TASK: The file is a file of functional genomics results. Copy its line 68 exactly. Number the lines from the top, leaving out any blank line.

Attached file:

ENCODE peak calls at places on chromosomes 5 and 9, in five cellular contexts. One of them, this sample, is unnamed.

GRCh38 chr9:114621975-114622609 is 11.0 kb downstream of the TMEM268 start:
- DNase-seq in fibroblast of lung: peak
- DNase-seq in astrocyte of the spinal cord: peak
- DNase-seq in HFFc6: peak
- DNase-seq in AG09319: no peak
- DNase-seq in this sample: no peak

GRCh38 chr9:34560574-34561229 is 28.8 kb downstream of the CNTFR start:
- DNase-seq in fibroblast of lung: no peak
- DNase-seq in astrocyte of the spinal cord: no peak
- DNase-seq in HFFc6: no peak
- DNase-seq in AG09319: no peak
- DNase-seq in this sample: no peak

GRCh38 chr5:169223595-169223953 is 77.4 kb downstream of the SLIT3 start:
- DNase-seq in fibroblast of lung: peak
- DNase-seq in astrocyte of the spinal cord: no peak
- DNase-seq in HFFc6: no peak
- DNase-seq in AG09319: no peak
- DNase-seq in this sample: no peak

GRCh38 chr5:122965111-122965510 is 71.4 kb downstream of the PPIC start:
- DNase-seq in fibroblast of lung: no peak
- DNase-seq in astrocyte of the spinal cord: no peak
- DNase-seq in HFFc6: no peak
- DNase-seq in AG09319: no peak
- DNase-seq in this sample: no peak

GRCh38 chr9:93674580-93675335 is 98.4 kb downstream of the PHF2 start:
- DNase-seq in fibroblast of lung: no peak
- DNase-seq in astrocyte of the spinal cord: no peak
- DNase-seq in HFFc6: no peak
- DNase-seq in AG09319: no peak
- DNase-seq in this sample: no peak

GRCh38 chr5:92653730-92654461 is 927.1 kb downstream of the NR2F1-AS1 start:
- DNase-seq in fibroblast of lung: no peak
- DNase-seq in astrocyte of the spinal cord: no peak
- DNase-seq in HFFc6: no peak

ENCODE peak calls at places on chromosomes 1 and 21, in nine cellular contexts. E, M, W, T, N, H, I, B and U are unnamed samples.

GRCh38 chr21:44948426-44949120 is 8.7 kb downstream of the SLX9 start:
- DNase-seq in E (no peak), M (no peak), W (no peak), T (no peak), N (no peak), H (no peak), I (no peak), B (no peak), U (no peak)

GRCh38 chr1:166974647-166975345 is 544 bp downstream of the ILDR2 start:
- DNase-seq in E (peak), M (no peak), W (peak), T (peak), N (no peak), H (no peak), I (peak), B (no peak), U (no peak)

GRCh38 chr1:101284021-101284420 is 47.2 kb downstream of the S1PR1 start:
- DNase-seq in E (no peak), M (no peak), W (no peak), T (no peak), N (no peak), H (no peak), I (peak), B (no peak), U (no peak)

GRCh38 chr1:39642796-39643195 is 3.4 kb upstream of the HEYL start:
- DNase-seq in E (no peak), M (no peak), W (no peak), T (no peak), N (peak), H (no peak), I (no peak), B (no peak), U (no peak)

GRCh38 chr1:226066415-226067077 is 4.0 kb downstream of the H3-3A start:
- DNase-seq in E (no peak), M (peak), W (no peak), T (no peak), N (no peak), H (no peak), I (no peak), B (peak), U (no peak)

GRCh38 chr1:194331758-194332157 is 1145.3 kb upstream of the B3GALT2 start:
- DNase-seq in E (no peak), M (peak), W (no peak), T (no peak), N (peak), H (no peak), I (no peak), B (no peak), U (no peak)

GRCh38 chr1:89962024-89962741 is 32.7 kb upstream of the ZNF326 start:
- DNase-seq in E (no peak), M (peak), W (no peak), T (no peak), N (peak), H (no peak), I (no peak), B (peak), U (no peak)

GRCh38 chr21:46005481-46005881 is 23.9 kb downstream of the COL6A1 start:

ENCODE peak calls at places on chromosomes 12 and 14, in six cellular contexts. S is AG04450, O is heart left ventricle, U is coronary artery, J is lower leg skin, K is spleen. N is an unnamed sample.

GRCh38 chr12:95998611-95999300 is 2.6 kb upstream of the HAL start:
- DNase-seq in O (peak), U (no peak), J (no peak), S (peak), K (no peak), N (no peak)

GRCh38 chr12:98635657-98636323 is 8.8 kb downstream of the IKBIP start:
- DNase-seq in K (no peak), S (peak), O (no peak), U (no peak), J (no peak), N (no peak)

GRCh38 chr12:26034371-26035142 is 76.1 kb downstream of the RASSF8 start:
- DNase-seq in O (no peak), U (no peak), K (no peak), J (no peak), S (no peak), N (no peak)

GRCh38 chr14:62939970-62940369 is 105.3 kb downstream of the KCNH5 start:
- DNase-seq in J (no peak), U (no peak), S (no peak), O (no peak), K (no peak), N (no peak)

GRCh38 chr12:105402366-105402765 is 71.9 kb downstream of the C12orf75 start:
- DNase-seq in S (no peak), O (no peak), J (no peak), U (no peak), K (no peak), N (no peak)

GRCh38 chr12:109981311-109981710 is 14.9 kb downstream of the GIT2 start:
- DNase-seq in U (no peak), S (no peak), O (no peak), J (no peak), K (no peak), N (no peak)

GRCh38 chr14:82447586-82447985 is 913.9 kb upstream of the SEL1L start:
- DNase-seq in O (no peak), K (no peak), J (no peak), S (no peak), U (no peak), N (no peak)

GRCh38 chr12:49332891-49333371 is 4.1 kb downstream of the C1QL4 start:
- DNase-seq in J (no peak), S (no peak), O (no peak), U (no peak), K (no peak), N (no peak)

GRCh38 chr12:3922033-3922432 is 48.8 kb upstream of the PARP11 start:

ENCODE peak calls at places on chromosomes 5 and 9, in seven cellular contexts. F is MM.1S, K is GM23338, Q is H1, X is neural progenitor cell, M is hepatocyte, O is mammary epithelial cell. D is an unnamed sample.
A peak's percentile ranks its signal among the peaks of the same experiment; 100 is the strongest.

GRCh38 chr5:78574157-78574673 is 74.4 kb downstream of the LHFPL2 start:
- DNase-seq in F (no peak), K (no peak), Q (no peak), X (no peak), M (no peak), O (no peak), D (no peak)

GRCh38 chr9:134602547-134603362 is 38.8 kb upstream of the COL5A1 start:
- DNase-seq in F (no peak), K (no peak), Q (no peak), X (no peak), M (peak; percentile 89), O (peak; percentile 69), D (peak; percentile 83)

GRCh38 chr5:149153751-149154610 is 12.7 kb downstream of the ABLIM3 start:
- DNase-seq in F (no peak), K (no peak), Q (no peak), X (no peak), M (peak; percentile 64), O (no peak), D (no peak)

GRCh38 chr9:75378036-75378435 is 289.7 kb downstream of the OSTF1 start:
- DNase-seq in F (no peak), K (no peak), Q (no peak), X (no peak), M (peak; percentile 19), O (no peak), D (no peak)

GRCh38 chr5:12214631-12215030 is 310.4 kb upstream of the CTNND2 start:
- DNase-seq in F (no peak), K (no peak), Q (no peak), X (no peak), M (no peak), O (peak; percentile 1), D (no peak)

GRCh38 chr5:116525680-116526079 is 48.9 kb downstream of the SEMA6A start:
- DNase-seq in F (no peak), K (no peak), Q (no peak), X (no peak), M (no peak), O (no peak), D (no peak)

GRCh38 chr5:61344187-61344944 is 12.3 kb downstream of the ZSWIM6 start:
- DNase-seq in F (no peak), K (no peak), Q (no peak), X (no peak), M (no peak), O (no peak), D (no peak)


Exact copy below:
- DNase-seq in J (no peak), S (no peak), O (no peak), U (no peak), K (no peak), N (no peak)